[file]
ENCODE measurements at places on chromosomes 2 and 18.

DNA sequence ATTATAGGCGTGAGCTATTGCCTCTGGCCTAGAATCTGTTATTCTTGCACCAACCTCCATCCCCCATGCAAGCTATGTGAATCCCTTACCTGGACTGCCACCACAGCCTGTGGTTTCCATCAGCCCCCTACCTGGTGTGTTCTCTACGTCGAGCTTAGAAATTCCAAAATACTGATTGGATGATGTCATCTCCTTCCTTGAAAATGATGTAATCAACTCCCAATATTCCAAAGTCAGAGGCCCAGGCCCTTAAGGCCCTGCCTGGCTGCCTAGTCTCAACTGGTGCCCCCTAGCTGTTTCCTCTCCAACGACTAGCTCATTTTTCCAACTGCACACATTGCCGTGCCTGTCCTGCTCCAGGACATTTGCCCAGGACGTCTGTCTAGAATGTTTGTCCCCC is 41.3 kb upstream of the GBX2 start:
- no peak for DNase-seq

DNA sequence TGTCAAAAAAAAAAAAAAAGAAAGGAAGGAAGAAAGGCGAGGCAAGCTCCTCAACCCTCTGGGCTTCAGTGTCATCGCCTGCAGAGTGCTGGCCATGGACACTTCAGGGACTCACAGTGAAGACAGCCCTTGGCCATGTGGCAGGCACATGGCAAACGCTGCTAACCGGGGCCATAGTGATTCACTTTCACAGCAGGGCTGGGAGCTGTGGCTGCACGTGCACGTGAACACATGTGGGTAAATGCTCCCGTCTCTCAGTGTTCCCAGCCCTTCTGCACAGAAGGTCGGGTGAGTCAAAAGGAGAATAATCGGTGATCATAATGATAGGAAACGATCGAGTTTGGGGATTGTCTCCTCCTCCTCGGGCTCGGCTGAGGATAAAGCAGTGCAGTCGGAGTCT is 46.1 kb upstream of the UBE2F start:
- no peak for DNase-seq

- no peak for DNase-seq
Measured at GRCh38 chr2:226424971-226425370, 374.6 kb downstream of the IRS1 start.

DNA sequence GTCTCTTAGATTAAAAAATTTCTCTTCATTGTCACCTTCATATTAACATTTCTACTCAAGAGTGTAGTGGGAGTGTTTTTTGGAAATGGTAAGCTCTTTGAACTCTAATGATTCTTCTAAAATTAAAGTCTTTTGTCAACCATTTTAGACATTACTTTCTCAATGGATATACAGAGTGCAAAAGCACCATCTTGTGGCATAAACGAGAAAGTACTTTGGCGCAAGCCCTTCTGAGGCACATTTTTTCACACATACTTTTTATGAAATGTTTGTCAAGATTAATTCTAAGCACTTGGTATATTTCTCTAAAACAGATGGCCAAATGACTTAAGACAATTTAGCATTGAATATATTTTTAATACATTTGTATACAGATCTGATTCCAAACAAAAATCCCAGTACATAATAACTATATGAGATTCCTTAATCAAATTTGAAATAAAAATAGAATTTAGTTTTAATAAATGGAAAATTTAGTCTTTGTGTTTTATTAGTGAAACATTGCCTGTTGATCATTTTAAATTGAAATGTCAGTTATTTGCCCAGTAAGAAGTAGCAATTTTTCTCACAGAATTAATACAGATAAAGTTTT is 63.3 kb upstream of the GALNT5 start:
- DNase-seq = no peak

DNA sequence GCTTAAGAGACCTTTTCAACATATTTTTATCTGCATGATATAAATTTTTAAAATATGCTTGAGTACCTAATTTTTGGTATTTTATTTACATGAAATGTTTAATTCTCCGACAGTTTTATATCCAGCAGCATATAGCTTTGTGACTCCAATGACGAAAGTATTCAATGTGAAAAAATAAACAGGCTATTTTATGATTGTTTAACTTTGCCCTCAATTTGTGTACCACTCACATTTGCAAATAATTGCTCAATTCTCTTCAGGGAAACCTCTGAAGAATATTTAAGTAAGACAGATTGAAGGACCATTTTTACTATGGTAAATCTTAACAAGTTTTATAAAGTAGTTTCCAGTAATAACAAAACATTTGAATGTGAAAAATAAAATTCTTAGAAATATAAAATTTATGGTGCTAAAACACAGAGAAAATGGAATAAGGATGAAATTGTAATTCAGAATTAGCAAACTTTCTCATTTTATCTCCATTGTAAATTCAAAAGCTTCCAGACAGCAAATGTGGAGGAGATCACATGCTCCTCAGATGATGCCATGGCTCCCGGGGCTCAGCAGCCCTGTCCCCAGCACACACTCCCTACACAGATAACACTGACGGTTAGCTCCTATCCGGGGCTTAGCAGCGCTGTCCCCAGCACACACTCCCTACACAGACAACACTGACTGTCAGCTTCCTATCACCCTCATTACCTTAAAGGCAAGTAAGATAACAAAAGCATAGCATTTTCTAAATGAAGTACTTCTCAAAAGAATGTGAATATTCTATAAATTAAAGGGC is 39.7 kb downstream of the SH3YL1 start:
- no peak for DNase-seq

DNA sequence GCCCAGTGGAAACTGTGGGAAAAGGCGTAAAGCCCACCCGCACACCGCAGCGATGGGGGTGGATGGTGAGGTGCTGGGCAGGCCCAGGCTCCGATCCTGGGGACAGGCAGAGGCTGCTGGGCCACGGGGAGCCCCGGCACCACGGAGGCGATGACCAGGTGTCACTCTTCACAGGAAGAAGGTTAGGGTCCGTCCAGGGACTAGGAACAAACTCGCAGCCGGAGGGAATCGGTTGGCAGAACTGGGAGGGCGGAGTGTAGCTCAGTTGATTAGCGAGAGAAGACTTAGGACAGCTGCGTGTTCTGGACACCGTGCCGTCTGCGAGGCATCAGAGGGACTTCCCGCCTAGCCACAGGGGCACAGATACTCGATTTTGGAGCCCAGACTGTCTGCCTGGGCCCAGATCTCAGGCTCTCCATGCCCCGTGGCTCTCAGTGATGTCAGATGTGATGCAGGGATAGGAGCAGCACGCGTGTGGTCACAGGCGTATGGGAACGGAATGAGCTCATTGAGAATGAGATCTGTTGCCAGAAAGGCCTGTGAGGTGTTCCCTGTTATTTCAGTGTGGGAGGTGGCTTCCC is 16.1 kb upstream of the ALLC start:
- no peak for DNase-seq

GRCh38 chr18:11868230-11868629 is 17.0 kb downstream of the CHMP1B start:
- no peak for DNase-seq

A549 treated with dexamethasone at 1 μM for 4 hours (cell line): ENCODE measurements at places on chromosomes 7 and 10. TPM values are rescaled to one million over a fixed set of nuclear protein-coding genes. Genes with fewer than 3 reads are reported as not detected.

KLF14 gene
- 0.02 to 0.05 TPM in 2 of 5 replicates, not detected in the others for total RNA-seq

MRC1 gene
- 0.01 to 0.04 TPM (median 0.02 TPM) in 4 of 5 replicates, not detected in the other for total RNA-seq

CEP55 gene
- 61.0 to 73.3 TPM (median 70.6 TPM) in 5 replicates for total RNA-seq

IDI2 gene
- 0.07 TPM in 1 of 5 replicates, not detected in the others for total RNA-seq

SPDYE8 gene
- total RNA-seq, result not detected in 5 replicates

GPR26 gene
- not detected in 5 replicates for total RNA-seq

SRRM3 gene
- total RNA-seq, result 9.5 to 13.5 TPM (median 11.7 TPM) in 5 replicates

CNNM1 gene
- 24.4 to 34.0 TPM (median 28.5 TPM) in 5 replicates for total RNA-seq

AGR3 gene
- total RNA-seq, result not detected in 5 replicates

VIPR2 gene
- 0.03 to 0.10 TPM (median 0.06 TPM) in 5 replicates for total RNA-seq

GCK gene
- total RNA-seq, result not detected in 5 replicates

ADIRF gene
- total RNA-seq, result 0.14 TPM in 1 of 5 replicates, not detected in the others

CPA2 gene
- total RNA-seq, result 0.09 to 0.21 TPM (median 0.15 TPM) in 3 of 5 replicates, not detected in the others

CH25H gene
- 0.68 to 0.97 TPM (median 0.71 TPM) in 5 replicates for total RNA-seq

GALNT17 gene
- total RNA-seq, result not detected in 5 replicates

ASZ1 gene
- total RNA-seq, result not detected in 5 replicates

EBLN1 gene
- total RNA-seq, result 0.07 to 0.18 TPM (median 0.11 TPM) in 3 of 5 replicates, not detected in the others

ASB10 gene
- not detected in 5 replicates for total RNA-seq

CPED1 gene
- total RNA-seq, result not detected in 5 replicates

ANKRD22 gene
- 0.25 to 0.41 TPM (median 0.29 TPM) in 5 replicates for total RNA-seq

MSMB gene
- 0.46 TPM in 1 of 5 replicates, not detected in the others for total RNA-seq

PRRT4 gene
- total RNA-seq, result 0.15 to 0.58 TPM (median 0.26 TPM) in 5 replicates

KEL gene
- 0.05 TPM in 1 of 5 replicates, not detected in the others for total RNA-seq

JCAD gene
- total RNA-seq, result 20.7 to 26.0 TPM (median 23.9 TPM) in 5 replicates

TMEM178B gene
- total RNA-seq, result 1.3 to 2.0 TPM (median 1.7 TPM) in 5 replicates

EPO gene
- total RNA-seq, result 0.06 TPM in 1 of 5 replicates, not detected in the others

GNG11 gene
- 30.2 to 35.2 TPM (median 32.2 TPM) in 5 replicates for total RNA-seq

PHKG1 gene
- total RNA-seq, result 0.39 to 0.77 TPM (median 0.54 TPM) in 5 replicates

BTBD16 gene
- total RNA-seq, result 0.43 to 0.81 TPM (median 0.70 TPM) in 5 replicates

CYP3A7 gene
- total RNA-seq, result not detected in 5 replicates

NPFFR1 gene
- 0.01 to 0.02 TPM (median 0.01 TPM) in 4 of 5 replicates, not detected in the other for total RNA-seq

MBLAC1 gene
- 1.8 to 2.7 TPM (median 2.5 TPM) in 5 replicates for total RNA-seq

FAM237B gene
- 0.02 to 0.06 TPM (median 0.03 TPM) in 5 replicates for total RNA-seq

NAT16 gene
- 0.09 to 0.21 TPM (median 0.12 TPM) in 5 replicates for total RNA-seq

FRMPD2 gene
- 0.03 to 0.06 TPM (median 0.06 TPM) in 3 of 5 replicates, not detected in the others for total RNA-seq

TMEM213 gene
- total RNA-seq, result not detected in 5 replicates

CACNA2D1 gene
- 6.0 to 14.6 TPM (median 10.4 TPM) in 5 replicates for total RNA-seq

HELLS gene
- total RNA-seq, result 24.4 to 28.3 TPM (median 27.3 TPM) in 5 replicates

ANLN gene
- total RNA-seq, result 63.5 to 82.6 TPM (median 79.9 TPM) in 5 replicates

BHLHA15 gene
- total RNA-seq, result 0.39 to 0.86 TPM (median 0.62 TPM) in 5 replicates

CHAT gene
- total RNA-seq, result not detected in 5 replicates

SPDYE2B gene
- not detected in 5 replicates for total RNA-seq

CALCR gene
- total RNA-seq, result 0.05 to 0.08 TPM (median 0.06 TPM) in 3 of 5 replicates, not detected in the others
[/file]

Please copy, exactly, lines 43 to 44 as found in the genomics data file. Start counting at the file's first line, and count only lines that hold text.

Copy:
CH25H gene
- 0.68 to 0.97 TPM (median 0.71 TPM) in 5 replicates for total RNA-seq